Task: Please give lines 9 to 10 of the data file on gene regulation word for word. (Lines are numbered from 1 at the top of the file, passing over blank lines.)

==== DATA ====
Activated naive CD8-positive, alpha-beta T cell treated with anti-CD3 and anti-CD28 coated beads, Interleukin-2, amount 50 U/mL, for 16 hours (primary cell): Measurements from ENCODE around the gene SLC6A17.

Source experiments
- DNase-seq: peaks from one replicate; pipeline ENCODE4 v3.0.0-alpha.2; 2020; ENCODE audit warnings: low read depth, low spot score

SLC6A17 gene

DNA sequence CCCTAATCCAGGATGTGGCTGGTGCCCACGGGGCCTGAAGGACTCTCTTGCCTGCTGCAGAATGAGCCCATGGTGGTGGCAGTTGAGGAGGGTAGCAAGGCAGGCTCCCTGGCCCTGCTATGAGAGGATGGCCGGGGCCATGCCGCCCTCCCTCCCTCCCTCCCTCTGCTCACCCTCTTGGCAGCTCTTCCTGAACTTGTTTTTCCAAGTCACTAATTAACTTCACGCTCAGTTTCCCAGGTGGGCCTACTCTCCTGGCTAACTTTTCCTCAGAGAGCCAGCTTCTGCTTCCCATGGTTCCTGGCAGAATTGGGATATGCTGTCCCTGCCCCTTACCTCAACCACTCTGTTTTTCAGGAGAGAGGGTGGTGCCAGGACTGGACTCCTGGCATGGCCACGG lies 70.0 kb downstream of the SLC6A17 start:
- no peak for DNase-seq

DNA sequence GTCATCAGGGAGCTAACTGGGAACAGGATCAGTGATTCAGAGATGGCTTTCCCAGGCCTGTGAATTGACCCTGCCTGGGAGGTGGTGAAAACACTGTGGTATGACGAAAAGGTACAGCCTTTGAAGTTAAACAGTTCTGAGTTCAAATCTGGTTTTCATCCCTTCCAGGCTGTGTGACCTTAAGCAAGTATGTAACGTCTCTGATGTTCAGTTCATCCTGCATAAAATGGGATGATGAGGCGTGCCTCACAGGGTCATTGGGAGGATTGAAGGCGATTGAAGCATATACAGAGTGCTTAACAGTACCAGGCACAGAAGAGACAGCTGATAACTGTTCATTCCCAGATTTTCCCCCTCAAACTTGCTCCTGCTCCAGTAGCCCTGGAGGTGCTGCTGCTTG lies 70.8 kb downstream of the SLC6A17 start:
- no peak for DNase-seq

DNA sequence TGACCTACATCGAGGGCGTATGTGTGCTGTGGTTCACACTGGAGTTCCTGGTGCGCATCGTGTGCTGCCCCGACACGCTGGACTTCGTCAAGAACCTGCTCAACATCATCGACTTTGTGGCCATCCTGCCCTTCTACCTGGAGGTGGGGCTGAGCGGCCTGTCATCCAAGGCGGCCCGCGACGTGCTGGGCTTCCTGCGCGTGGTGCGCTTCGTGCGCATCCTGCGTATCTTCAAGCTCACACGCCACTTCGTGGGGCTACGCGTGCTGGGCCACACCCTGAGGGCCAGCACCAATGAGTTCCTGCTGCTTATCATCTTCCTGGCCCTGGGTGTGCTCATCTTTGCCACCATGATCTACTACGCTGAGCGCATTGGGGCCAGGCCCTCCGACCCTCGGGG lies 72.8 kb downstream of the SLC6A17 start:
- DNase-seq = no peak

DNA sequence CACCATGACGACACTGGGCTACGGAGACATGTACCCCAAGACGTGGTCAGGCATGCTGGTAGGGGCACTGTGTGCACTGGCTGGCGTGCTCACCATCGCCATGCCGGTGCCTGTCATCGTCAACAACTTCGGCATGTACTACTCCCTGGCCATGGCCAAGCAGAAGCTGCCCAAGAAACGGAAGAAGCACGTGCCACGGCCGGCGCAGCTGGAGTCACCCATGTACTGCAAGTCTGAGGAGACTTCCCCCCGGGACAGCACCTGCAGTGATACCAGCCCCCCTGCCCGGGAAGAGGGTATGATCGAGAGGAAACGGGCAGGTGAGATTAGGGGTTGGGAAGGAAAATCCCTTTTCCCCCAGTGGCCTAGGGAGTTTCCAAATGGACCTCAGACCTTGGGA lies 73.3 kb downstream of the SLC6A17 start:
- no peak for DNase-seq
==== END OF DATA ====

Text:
DNA sequence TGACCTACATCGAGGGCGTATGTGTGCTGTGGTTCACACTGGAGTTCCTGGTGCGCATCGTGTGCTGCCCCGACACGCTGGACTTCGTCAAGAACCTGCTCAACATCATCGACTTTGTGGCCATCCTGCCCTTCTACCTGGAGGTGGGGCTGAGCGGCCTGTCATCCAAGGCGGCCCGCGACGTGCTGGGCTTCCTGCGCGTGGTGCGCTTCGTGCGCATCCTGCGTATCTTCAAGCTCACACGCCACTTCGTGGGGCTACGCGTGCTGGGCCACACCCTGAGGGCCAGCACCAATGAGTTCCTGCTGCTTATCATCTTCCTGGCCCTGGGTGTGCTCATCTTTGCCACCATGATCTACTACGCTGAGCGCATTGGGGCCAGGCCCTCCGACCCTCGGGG lies 72.8 kb downstream of the SLC6A17 start:
- DNase-seq = no peak